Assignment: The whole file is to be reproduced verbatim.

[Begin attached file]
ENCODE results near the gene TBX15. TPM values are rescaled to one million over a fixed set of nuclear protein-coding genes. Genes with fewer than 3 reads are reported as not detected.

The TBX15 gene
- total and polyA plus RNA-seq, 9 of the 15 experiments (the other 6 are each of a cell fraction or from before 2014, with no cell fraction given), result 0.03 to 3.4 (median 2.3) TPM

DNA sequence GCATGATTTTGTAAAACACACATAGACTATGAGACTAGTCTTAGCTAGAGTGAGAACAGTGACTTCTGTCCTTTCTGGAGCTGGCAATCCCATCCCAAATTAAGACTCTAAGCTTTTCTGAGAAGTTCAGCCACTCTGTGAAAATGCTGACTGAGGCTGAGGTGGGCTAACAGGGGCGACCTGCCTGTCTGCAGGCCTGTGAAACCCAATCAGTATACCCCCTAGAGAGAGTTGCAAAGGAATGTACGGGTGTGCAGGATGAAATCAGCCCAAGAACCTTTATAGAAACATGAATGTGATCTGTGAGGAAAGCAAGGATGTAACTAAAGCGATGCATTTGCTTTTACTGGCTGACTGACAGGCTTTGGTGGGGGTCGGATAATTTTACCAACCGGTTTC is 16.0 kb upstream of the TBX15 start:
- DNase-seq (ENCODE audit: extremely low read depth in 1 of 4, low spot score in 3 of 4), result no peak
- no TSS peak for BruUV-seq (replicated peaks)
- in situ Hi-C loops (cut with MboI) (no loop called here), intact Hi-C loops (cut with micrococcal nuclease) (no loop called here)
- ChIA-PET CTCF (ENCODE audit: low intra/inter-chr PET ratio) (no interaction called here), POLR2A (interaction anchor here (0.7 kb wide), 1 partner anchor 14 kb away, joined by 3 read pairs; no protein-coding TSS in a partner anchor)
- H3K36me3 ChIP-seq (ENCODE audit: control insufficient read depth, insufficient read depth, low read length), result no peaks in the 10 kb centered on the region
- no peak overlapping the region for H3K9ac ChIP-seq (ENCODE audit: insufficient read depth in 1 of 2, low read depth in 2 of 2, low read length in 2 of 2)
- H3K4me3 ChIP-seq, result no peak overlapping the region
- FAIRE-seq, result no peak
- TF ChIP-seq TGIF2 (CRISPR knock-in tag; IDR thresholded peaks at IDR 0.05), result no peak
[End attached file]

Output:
ENCODE results near the gene TBX15. TPM values are rescaled to one million over a fixed set of nuclear protein-coding genes. Genes with fewer than 3 reads are reported as not detected.

The TBX15 gene
- total and polyA plus RNA-seq, 9 of the 15 experiments (the other 6 are each of a cell fraction or from before 2014, with no cell fraction given), result 0.03 to 3.4 (median 2.3) TPM

DNA sequence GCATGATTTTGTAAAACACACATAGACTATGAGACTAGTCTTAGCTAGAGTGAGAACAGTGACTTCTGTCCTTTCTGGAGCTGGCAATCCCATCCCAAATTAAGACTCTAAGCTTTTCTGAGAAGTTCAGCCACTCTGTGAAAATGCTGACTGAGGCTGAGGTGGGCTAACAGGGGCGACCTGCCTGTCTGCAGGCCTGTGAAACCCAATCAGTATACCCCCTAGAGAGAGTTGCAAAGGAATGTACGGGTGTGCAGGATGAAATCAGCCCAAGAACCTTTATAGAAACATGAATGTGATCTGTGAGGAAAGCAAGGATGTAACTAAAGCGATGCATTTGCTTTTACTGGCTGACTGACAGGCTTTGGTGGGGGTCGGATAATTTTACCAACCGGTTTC is 16.0 kb upstream of the TBX15 start:
- DNase-seq (ENCODE audit: extremely low read depth in 1 of 4, low spot score in 3 of 4), result no peak
- no TSS peak for BruUV-seq (replicated peaks)
- in situ Hi-C loops (cut with MboI) (no loop called here), intact Hi-C loops (cut with micrococcal nuclease) (no loop called here)
- ChIA-PET CTCF (ENCODE audit: low intra/inter-chr PET ratio) (no interaction called here), POLR2A (interaction anchor here (0.7 kb wide), 1 partner anchor 14 kb away, joined by 3 read pairs; no protein-coding TSS in a partner anchor)
- H3K36me3 ChIP-seq (ENCODE audit: control insufficient read depth, insufficient read depth, low read length), result no peaks in the 10 kb centered on the region
- no peak overlapping the region for H3K9ac ChIP-seq (ENCODE audit: insufficient read depth in 1 of 2, low read depth in 2 of 2, low read length in 2 of 2)
- H3K4me3 ChIP-seq, result no peak overlapping the region
- FAIRE-seq, result no peak
- TF ChIP-seq TGIF2 (CRISPR knock-in tag; IDR thresholded peaks at IDR 0.05), result no peak